On 17 January 395, Theodosius I succumbed to death. Arcadius succeeded him in the Eastern Roman Empire and Honorius in the Western Roman Empire. Arcadius was effectively placed under the control of Rufinus, Praetorian prefect of the East. Rufinus reportedly intended to marry his daughter to Arcadius and establish his own relation to the Theodosian dynasty.
However, while Rufinus was distracted by a conflict with the magister militum of the West, the wedding of Eudoxia to Arcadius was orchestrated by Eutropius, one of the eunuch officials serving in the Great Palace of Constantinople. The marriage took place on 27 April 395, without the knowledge or consent of Rufinus. For Eutropius it was an attempt to increase his own influence over the emperor and hopefully ensure the loyalty of the new empress to himself. Zosimus reports that Arcadius was also influenced by the extraordinary beauty of his bride. Arcadius was approximately eighteen years old and Eudoxia may be presumed to be of an equivalent age.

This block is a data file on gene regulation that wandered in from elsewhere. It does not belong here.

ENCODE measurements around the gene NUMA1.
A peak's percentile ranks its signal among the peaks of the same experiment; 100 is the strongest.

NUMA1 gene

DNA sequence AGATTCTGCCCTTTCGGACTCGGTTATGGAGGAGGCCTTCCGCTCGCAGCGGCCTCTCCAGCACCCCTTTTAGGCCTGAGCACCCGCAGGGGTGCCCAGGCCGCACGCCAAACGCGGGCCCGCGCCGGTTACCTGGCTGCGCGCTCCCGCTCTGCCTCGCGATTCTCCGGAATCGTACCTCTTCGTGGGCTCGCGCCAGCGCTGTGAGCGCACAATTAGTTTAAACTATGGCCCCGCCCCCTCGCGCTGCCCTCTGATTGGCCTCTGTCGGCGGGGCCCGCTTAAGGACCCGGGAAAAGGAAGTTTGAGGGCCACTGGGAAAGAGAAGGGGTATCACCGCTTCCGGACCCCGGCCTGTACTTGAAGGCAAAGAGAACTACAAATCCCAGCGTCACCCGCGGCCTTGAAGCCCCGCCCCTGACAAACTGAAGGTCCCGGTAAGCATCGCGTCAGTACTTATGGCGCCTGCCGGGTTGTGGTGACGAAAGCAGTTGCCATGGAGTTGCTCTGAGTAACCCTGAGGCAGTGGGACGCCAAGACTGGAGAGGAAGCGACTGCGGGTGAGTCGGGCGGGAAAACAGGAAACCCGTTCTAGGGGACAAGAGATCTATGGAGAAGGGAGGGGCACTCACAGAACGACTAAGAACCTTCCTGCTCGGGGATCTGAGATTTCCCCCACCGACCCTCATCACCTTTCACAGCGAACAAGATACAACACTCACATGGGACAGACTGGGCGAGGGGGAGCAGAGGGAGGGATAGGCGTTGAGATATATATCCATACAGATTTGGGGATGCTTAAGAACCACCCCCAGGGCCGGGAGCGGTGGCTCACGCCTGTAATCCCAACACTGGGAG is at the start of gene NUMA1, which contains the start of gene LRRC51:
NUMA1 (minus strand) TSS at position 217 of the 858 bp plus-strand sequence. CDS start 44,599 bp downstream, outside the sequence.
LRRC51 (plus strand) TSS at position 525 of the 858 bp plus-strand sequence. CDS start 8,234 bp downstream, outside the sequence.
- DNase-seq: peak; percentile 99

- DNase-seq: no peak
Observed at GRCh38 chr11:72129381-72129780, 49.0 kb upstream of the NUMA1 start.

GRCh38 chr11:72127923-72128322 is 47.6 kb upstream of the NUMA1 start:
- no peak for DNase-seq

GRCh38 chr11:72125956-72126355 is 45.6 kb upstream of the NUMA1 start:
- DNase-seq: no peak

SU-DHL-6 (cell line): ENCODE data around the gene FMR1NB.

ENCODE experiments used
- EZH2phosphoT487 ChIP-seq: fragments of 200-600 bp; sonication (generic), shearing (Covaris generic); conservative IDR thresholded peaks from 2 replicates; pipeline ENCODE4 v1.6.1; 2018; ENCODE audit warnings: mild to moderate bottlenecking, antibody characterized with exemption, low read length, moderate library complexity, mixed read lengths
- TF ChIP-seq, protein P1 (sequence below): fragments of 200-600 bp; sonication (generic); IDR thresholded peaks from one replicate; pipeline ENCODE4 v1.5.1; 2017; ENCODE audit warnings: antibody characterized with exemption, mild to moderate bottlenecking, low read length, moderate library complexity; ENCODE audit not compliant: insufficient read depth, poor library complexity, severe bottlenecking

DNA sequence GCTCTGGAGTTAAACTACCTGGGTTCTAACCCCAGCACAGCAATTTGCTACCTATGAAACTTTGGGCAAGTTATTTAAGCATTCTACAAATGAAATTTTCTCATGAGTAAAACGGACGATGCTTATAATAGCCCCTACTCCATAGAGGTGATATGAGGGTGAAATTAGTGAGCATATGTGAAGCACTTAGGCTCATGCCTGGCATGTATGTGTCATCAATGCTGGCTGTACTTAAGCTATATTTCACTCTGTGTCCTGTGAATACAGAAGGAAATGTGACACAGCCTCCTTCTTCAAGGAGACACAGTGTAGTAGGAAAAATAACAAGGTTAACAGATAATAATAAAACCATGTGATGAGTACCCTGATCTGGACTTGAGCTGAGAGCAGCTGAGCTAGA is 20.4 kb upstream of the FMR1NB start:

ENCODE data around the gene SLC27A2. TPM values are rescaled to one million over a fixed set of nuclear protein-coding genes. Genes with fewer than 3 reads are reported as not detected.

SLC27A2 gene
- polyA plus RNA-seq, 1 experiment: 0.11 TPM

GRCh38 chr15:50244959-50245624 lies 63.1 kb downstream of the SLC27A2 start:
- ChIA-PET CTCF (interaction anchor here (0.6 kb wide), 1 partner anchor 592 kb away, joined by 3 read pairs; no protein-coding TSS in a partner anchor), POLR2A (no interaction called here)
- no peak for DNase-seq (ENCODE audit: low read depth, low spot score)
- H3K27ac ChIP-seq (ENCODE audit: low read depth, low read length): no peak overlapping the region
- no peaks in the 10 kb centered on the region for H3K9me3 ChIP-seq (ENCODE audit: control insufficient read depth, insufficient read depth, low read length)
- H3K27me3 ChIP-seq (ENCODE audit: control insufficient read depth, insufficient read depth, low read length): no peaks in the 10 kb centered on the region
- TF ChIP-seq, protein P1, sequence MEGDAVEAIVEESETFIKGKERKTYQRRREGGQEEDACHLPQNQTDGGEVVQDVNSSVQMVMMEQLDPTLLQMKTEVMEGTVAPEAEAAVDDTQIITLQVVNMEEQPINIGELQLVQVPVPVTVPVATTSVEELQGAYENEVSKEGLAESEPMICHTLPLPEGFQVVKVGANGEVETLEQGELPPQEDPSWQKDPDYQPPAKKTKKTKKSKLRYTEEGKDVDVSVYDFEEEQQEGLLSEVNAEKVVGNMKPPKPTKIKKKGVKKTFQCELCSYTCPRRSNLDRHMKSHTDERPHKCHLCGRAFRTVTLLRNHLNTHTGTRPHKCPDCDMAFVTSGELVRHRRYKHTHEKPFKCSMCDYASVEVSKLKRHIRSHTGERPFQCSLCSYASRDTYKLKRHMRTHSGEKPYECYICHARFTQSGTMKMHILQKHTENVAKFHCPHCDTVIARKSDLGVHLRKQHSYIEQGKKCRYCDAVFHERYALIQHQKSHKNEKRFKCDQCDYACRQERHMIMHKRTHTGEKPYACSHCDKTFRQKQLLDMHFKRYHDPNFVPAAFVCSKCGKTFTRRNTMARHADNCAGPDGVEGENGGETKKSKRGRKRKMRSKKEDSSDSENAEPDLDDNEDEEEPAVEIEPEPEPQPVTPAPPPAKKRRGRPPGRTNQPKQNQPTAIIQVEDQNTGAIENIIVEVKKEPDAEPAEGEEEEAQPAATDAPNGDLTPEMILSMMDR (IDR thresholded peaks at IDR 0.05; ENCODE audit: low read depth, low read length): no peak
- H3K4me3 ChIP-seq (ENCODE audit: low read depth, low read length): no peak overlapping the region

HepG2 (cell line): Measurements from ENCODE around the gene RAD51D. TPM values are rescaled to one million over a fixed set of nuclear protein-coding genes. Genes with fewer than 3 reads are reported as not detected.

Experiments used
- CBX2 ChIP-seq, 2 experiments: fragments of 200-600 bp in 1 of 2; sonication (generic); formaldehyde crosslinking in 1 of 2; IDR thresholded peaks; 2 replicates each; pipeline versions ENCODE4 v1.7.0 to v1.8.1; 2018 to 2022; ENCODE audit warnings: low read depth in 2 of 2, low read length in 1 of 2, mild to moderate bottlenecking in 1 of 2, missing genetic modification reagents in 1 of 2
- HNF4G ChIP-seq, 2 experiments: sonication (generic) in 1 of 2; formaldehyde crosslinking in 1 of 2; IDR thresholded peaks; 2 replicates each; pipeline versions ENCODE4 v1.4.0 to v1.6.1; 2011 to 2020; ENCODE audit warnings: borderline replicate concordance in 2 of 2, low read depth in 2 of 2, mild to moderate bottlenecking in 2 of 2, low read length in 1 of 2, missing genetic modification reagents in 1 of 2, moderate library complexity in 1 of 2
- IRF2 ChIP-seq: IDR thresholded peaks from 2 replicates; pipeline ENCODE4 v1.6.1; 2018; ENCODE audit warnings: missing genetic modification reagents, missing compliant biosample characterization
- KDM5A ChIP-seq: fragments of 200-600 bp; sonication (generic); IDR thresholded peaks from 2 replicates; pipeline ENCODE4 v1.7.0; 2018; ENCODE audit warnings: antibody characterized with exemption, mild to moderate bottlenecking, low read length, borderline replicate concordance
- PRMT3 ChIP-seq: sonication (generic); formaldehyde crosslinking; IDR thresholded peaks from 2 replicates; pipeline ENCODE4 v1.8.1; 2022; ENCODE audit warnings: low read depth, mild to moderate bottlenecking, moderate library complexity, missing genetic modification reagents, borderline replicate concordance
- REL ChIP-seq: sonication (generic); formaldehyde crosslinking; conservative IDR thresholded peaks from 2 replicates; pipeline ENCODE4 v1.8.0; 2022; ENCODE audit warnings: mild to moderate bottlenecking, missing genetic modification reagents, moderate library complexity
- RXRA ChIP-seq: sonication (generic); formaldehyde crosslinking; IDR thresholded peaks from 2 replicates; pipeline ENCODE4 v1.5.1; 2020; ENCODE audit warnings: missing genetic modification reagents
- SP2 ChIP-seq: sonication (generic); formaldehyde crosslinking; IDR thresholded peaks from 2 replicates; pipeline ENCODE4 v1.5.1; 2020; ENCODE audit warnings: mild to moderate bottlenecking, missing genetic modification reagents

The extent of her influence at matters of court and state has been a matter of debate among historians. Philostorgius considers her to be more intelligent than her husband but comments on her “barbarian arrogance”. Zosimus considers her strong-willed but ultimately manipulated by eunuchs at court and the women of her environment. Barbarians and Bishops: Army, Church, and State in the Age of Arcadius and Chrysostom (1990) by J. W. H. G. Liebeschuetz considers her influence overestimated in primary sources while The Cambridge Ancient History XIII. The Late Empire A.D. 337-425 (1998) reports her dominating the government between 400 and her death in 404.
In 403, Simplicius, Prefect of Constantinople, erected a statue dedicated to her on a column of porphyry and a base of marble. Arcadius renamed the town of Selymbria Eudoxiopolis after her, though this name did not survive.